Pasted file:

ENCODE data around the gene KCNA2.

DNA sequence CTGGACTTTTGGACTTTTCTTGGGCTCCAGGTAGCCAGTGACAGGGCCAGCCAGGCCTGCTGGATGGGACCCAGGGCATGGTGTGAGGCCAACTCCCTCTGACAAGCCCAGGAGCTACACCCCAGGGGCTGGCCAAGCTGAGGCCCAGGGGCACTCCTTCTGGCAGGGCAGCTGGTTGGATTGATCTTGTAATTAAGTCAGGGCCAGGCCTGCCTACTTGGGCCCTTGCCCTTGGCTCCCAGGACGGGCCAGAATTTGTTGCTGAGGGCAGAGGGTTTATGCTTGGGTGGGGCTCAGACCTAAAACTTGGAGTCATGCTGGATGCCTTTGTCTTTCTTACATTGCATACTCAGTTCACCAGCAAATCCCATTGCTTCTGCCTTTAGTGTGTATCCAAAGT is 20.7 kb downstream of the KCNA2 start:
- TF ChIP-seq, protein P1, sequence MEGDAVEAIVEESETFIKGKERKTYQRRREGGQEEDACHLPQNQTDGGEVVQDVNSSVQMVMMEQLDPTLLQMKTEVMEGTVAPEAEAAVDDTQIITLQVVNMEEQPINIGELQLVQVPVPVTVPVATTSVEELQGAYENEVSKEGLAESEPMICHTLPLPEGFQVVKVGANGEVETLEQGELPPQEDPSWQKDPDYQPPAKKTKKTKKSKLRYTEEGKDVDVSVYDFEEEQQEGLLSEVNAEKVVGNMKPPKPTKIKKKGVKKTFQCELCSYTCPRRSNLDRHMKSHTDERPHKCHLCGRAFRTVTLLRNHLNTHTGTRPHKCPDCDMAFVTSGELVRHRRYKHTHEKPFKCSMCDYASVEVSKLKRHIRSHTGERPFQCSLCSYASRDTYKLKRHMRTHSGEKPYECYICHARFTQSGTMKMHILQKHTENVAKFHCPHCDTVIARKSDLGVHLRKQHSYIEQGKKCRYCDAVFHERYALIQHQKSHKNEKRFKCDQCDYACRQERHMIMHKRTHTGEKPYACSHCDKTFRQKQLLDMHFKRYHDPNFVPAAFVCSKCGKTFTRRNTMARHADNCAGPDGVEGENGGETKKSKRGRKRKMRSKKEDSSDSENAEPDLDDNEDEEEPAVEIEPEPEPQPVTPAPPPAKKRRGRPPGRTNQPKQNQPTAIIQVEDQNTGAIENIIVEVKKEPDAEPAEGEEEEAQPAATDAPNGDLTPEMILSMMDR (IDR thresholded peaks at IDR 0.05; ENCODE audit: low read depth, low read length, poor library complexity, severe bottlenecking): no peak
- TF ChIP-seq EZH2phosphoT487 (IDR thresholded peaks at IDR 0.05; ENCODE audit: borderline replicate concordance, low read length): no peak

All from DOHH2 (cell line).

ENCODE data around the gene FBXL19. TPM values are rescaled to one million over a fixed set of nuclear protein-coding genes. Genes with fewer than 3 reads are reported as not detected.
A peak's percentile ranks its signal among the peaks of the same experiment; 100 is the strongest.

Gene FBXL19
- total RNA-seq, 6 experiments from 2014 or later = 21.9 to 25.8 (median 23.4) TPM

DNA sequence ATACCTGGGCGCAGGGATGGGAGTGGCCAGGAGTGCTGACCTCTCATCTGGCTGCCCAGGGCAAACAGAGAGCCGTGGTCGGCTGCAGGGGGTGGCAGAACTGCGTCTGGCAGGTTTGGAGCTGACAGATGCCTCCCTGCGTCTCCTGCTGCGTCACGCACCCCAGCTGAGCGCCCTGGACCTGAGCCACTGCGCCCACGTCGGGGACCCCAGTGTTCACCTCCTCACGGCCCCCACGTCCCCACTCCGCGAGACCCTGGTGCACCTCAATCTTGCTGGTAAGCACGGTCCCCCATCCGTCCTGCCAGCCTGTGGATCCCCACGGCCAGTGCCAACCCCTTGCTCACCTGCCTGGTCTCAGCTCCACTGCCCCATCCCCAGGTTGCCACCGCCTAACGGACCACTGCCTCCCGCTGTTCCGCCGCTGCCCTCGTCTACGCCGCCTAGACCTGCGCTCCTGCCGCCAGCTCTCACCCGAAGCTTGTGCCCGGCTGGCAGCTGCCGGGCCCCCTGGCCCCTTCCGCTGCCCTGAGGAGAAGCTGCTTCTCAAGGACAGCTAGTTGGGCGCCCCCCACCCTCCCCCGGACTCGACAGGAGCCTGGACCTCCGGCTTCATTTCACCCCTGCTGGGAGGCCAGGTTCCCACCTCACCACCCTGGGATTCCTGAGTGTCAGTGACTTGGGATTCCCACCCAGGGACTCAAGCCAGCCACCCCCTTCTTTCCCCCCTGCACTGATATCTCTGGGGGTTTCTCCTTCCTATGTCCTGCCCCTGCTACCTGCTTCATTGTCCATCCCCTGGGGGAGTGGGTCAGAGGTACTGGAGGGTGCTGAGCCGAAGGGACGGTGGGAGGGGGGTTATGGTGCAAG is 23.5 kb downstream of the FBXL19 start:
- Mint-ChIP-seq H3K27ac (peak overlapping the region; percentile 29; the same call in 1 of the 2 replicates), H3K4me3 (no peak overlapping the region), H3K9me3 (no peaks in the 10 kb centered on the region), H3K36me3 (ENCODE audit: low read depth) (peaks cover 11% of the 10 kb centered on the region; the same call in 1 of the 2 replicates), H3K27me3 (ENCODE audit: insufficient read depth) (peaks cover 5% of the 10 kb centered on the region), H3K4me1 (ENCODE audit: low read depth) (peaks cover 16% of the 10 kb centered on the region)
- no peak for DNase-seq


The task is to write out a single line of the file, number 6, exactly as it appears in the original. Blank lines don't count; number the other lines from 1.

ENCODE data around the gene FBXL19. TPM values are rescaled to one million over a fixed set of nuclear protein-coding genes. Genes with fewer than 3 reads are reported as not detected.